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CHAPTER TWENTY. Market Testing: Controlled Sale & Full Sale March 22, 2007. Controlled Sale by Informal Selling. Used for business-to-business products, also consumer products sold directly to end users.

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chapter twenty


Market Testing:

Controlled Sale & Full Sale

March 22, 2007

controlled sale by informal selling
Controlled Sale by Informal Selling
  • Used for business-to-business products, also consumer products sold directly to end users.
  • Train salespeople, give them the product and the selling materials, and have them make calls (in the field, or at trade shows).
  • Real presentations, and real sales, take place.
controlled sale by direct marketing
Controlled Sale by Direct Marketing
  • More secrecy than by any other controlled sale method.
  • The feedback is almost instant.
  • Positioning and image development are easier because more information can be sent and more variations can be tested easily.
  • It is cheaper than the other techniques.
  • The technique matches today's growing technologies of credit card financing, telephone ordering, and database compilation.
controlled sale by minimarkets
Controlled Sale by Minimarkets
  • Select a limited number of outlets -- each store is a minicity or “minimarket.”
  • Do not use regular local TV or newspaper advertising, but chosen outlets can advertise it in its own flyers.
  • Can do shelf displays, demonstrations.
  • Use rebate, mail-in premium, or some other method to get names of purchasers for later follow-up.
controlled sale by scanner market testing
Controlled Sale by Scanner Market Testing
  • Audit sales from grocery stores with scanner systems -- over a few markets or national system.
  • Sample uses:
    • Can use the data as a mini-market test.
    • Can compare cities where differing levels of sales support are provided.
    • Can monitor a rollout from one region to the next.
minimarkets and scanner testing iri s behaviorscan and infoscan
Minimarkets and Scanner Testing: IRI’s BehaviorScan and InfoScan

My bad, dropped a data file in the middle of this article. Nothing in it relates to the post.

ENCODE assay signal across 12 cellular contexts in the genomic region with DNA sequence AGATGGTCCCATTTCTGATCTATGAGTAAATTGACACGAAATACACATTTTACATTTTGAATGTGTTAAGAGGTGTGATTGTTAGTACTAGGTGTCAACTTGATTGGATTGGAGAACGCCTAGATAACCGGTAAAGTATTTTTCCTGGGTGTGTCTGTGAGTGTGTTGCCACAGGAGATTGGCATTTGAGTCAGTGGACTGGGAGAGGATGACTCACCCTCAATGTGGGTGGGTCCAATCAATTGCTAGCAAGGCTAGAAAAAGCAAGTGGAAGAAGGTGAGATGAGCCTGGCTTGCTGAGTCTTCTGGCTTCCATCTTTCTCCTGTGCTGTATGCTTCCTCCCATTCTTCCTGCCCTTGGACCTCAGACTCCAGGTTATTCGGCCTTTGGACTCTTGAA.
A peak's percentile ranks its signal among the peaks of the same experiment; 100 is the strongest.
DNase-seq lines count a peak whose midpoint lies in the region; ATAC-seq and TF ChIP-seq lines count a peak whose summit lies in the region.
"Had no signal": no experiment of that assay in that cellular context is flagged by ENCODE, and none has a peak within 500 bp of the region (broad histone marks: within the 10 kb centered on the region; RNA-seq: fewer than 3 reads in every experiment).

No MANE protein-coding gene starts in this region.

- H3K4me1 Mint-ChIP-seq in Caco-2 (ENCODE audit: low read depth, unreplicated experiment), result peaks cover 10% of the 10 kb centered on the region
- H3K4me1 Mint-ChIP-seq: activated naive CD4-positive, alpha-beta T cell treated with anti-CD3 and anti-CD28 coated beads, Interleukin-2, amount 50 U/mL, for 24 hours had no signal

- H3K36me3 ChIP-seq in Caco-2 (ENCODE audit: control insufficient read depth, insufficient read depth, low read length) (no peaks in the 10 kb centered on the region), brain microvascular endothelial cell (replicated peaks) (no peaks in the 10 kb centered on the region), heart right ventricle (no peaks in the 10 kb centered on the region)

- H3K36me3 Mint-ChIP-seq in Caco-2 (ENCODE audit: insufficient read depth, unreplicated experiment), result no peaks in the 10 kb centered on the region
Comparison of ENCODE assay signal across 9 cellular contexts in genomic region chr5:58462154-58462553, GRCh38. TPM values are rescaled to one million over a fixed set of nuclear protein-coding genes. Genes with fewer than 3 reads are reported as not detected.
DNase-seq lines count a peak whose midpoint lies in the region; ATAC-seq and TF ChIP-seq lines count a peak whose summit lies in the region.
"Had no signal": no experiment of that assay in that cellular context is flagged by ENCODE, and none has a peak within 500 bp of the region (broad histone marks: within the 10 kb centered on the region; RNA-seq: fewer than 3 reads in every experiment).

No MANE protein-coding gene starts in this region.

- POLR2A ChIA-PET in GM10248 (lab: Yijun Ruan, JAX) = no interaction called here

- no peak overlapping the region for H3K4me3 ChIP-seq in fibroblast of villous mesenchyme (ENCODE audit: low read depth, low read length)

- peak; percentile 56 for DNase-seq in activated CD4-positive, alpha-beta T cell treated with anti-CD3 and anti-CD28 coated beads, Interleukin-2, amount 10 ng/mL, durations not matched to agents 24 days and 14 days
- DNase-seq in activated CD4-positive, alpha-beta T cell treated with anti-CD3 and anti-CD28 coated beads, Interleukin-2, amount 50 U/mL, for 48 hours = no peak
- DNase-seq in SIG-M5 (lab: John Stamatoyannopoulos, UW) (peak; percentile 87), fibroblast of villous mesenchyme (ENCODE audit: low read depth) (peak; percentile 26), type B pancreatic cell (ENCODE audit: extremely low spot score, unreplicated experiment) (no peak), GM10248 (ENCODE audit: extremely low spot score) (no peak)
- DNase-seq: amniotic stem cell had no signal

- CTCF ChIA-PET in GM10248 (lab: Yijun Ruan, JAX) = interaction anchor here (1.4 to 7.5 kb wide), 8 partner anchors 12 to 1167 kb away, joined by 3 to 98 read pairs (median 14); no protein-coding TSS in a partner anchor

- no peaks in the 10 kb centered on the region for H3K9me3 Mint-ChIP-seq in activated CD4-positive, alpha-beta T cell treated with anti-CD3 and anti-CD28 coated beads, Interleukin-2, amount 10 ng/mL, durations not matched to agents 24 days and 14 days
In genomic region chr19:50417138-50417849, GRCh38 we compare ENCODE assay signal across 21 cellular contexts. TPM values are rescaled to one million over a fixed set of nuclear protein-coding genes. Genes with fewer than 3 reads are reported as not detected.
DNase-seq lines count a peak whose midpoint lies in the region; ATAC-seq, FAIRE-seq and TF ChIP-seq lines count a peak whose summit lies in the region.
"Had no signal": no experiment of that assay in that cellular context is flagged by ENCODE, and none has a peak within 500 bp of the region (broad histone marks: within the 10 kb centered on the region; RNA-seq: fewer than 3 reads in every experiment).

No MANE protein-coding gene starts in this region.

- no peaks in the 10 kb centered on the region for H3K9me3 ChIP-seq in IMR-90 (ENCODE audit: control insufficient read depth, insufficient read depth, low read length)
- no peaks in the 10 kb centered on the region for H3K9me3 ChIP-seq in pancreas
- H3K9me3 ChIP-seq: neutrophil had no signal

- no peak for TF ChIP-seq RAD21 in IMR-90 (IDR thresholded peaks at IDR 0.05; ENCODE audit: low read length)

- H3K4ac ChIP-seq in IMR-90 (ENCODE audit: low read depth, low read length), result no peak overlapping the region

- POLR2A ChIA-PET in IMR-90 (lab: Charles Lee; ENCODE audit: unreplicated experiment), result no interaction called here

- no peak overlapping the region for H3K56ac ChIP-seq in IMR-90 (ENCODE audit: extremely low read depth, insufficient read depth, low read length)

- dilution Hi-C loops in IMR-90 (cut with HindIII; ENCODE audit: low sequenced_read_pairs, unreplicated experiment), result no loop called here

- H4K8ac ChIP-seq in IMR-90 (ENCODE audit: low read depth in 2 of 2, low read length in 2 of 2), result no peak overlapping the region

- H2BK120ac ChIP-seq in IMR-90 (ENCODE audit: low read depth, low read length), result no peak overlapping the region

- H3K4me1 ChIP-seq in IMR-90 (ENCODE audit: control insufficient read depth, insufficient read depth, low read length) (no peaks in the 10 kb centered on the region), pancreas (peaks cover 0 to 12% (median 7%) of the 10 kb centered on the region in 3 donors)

• Cable TV interrupt privileges
  • Full record of what other media (such as magazines) go into each household
  • Family-by-family purchasing
  • Full record of 95 percent of all store sales of tested items from the check-out scanners
  • Immediate stocking/distribution in almost every store is assured by the research firm.

Result: IRI knows almost every stimulus that hits each individual family, and it knows almost every change that takes place in each family's purchase habits.

the test market
The Test Market
  • Several test market cities are selected.
  • Product is sold into those cities in the regular channels and advertised at representative levels in local media.
  • Once used to support the decision whether to launch a product, now more frequently used to determine how best to do so.
pros and cons of test marketing

Risk Reduction

monetary risk

channel relationships

sales force morale

Strategic Improvement

marketing mix

production facilities


Cost ($1 mill+)

Time (9-12 months+)

hurt competitive advantage

competitor may monitor test market

competitor may go national

Competitor can disrupt test market

Pros and Cons of Test Marketing

A Risk of Test Marketing:

“Showing Your Hand”

  • Kellogg tracked the sale of General Foods' Toast-Ems while they were in test market. Noting they were becoming popular, they went national quickly with Pop-Tarts before the General Foods' test market was over.
  • After having invented freeze-dried coffee, General Foods was test-marketing its own Maxim brand when Nestle bypassed them with Taster's Choice, which went on to be the leading brand.
  • While Procter & Gamble were busy test-marketing their soft chocolate chip cookies, both Nabisco and Keebler rolled out similar cookies nationwide.
  • The same thing happened with P&G’s Brigade toilet-bowl cleaner. It was in test marketing for three years, during which time both Vanish and Ty-D-Bol became established in the market.
  • General Foods' test market results for a new frozen baby food were very encouraging, until it was learned that most of the purchases were being made by competitors Gerber, Libby, and Heinz.
the rollout
The Rollout
  • Select a limited area of the country (one or several cities or states, 25% of the market, etc.) and monitor sales of product there.
  • Starting areas are not necessarily representative
    • The company may be able to get the ball rolling more easily there
    • The company may deliberately choose a hard area to sell in, to learn the pitfalls and what really drives success.
  • Decision point: when to switch to the full national launch.
types of rollout
Types of Rollout
  • By geography (including international)
  • By application
  • By influence
  • By trade channel
risks of rollout
Risks of Rollout
  • May need to invest in full-scale production facility early.
  • Competitors may move fast enough to go national while the rollout is still underway.
  • Problems getting into the distribution channel.
  • Lacks national publicity that a full-scale launch may generate.
probable future for market testing methods
Probable Future for Market Testing Methods
  • Test marketing (“dinosaur”)
  • Pseudo sale (incomplete)
  • Minimarket (flexibility & variety)
  • Rollout (small, fast, flexible)